There were teams of draft horses everywhere! Most were Belgians:
But I drooled over this gorgeous pair of black Percherons all day long!
His job for the day was grinding corn with this contraption:
His owner poured corn into the top, and Mike walked around and around in circles, providing power to the gears turning the grinder. I almost felt sorry for him since he had such a boring job, but he seemed pretty happy.
Good job Mike!
Other horses, the Percherons, a team of light mules and a pair of Norwegian Fjords, had the job of transporting the spectators around the farm. Like Mike, they walked in endless circles, although their circles were much larger and more scenic.
Many Belgian teams and one team of draft mules worked in the fields.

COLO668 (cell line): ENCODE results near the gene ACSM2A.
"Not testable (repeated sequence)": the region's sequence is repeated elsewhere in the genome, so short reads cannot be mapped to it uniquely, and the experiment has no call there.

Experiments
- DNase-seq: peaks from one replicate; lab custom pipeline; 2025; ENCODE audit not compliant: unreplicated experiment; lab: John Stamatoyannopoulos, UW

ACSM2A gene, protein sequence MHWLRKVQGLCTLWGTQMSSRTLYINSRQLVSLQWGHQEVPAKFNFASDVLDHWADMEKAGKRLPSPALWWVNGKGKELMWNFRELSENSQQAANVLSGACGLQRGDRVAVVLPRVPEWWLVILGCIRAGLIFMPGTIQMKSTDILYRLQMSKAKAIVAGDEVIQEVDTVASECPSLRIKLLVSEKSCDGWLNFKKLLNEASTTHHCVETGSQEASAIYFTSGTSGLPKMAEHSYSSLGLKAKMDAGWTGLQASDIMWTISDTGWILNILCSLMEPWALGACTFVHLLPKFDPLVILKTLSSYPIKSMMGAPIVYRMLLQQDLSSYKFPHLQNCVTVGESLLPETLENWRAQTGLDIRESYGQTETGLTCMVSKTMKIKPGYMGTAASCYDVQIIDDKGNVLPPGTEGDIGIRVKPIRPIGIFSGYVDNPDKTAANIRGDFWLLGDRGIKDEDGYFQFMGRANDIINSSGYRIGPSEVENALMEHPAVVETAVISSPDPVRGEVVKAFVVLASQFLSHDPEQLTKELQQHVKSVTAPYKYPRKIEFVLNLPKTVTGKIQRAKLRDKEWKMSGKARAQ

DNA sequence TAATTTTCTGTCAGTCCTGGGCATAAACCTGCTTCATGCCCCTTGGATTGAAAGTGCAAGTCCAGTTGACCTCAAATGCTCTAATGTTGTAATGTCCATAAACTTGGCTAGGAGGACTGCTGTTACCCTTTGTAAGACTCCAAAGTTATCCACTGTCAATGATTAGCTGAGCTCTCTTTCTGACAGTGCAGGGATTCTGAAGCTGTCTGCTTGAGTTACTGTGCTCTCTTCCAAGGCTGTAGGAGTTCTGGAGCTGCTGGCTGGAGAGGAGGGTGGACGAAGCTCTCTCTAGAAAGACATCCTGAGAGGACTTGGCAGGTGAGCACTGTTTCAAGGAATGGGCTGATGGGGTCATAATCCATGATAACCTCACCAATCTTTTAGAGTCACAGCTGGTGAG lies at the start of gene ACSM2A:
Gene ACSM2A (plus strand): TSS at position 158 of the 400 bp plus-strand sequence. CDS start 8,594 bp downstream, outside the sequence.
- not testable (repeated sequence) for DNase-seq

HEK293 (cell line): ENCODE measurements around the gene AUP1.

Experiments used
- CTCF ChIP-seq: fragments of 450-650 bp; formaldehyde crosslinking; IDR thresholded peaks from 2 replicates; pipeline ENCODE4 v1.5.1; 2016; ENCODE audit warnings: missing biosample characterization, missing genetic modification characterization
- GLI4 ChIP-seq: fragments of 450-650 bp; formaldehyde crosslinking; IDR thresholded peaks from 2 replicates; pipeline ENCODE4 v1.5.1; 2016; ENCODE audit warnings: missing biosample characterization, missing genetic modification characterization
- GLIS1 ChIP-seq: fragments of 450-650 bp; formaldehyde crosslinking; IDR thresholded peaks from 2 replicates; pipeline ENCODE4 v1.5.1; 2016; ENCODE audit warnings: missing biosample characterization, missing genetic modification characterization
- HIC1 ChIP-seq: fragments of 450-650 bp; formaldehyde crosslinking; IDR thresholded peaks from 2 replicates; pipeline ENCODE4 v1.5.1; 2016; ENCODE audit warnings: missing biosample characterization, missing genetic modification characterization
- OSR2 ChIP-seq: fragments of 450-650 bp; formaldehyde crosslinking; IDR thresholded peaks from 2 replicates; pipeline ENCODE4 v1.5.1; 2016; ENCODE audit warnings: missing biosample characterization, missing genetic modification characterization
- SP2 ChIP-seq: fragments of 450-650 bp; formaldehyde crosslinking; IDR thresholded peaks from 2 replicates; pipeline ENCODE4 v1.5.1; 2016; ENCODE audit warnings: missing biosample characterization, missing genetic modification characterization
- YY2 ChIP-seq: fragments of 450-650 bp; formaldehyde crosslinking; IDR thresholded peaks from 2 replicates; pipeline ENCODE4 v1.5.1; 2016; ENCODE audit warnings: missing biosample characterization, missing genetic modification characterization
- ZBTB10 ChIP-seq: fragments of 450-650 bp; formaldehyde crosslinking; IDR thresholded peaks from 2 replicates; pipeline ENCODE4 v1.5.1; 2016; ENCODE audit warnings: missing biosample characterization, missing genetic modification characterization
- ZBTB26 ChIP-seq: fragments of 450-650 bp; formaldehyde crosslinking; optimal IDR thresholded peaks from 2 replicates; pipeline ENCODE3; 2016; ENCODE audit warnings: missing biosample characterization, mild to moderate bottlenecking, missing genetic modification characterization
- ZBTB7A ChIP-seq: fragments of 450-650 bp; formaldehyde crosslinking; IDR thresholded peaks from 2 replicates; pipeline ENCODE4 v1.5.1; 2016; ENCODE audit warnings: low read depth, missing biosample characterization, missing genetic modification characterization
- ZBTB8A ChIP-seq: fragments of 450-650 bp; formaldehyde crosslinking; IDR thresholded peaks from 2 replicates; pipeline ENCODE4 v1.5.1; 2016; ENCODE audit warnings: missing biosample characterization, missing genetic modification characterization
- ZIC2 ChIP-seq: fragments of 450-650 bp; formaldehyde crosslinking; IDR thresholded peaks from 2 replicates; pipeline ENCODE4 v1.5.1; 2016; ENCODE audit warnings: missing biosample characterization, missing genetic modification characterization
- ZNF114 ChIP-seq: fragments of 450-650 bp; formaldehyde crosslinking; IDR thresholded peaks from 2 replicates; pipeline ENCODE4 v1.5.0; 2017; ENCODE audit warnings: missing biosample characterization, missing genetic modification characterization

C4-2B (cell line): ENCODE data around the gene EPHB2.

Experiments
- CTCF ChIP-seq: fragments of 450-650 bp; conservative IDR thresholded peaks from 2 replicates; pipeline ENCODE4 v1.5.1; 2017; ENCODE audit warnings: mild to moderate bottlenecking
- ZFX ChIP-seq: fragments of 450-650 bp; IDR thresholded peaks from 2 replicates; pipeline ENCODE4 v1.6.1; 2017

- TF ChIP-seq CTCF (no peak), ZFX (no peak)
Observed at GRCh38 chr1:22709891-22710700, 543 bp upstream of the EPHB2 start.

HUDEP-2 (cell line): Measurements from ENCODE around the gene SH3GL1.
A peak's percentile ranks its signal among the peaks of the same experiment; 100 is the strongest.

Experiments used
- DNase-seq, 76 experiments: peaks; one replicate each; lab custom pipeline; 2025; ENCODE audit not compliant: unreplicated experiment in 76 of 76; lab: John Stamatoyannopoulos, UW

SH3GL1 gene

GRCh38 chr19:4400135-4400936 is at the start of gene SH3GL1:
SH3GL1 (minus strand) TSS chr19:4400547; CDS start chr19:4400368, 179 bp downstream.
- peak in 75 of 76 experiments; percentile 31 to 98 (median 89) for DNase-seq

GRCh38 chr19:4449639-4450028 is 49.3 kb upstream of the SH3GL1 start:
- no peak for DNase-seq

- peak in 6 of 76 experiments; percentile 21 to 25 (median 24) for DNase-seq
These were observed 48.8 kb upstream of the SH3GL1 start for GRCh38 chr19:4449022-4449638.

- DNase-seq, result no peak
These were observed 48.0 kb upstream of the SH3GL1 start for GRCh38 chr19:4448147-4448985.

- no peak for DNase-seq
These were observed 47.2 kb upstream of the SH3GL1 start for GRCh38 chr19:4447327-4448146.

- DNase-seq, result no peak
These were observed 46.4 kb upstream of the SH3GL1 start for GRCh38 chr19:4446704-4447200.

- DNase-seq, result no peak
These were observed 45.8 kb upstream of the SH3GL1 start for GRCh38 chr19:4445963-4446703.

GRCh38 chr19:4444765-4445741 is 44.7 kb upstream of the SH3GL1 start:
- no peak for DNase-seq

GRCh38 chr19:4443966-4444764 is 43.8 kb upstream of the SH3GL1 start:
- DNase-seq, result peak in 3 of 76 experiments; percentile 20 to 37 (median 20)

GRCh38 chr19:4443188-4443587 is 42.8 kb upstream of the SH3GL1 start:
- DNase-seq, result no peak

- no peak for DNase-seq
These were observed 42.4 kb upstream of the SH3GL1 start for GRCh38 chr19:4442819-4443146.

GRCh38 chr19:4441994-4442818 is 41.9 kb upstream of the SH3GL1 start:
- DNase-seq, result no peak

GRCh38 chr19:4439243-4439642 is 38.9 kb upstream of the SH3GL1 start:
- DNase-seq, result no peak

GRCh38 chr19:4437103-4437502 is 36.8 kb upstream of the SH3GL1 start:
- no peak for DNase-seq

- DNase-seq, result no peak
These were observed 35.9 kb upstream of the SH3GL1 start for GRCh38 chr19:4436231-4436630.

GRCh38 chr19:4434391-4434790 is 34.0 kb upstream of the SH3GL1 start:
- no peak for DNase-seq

And fluffing hay (this was a strange contraption that actually "fluffed" the hay, throwing it into the air, not raking like the common method today):
It was quite warm, and since these horses obviously don't work like this every day, most of them had another team that swapped out with them to give them a break.
I think these blonde beauties were my favorite of the Belgian teams.
There is an old house on the grounds as well. It was built at the turn of the century by Olof Swensson and his daughter, and its 22 rooms include a 38x38 foot chapel on the second floor!
If you've ever seen the movie "Sweet Land", the scene at the banker's house early in the movie was filmed in the dining room of this house.
A view into one of the 10 bedrooms.
And the kitchen. I heard someone say that the scenes in "Sweet Land" in Olaf and Inge's kitchen were filmed in this kitchen, but if that's true, it was changed enough for the movie that I didn't recognize it.
I will definitely be going to this event again. We arrived too late to watch the potato digging, and they loaded hay on the wagons while we were touring the house, and I'd love to see both.